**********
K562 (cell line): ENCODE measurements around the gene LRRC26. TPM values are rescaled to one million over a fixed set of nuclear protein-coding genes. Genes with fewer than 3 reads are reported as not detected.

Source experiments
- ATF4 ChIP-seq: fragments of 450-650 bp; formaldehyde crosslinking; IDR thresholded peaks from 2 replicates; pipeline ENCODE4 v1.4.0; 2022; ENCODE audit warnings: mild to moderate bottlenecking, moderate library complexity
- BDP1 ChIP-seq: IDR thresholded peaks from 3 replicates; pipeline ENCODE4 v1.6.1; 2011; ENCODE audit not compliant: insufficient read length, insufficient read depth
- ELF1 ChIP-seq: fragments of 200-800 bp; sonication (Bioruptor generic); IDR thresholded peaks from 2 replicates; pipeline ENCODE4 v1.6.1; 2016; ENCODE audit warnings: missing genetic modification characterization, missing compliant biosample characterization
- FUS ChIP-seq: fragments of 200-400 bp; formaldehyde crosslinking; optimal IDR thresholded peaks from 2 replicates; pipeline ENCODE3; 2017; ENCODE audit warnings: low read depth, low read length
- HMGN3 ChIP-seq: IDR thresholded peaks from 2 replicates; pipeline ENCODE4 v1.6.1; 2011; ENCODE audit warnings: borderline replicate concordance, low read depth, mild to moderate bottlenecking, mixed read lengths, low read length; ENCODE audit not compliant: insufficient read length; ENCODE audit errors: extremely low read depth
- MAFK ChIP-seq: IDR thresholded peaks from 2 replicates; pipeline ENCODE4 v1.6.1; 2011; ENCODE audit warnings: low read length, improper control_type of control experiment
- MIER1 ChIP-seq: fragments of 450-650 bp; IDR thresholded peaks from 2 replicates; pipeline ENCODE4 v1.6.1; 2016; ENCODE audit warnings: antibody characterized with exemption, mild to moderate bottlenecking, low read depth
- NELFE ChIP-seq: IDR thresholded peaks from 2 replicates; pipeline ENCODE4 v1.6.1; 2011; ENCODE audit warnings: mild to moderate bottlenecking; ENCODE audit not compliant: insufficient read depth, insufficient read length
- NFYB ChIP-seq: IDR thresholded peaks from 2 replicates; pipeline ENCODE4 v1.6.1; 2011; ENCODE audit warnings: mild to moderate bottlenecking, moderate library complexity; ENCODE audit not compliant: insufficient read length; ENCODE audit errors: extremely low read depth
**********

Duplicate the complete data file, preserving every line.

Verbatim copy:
K562 (cell line): ENCODE measurements around the gene LRRC26. TPM values are rescaled to one million over a fixed set of nuclear protein-coding genes. Genes with fewer than 3 reads are reported as not detected.

Source experiments
- ATF4 ChIP-seq: fragments of 450-650 bp; formaldehyde crosslinking; IDR thresholded peaks from 2 replicates; pipeline ENCODE4 v1.4.0; 2022; ENCODE audit warnings: mild to moderate bottlenecking, moderate library complexity
- BDP1 ChIP-seq: IDR thresholded peaks from 3 replicates; pipeline ENCODE4 v1.6.1; 2011; ENCODE audit not compliant: insufficient read length, insufficient read depth
- ELF1 ChIP-seq: fragments of 200-800 bp; sonication (Bioruptor generic); IDR thresholded peaks from 2 replicates; pipeline ENCODE4 v1.6.1; 2016; ENCODE audit warnings: missing genetic modification characterization, missing compliant biosample characterization
- FUS ChIP-seq: fragments of 200-400 bp; formaldehyde crosslinking; optimal IDR thresholded peaks from 2 replicates; pipeline ENCODE3; 2017; ENCODE audit warnings: low read depth, low read length
- HMGN3 ChIP-seq: IDR thresholded peaks from 2 replicates; pipeline ENCODE4 v1.6.1; 2011; ENCODE audit warnings: borderline replicate concordance, low read depth, mild to moderate bottlenecking, mixed read lengths, low read length; ENCODE audit not compliant: insufficient read length; ENCODE audit errors: extremely low read depth
- MAFK ChIP-seq: IDR thresholded peaks from 2 replicates; pipeline ENCODE4 v1.6.1; 2011; ENCODE audit warnings: low read length, improper control_type of control experiment
- MIER1 ChIP-seq: fragments of 450-650 bp; IDR thresholded peaks from 2 replicates; pipeline ENCODE4 v1.6.1; 2016; ENCODE audit warnings: antibody characterized with exemption, mild to moderate bottlenecking, low read depth
- NELFE ChIP-seq: IDR thresholded peaks from 2 replicates; pipeline ENCODE4 v1.6.1; 2011; ENCODE audit warnings: mild to moderate bottlenecking; ENCODE audit not compliant: insufficient read depth, insufficient read length
- NFYB ChIP-seq: IDR thresholded peaks from 2 replicates; pipeline ENCODE4 v1.6.1; 2011; ENCODE audit warnings: mild to moderate bottlenecking, moderate library complexity; ENCODE audit not compliant: insufficient read length; ENCODE audit errors: extremely low read depth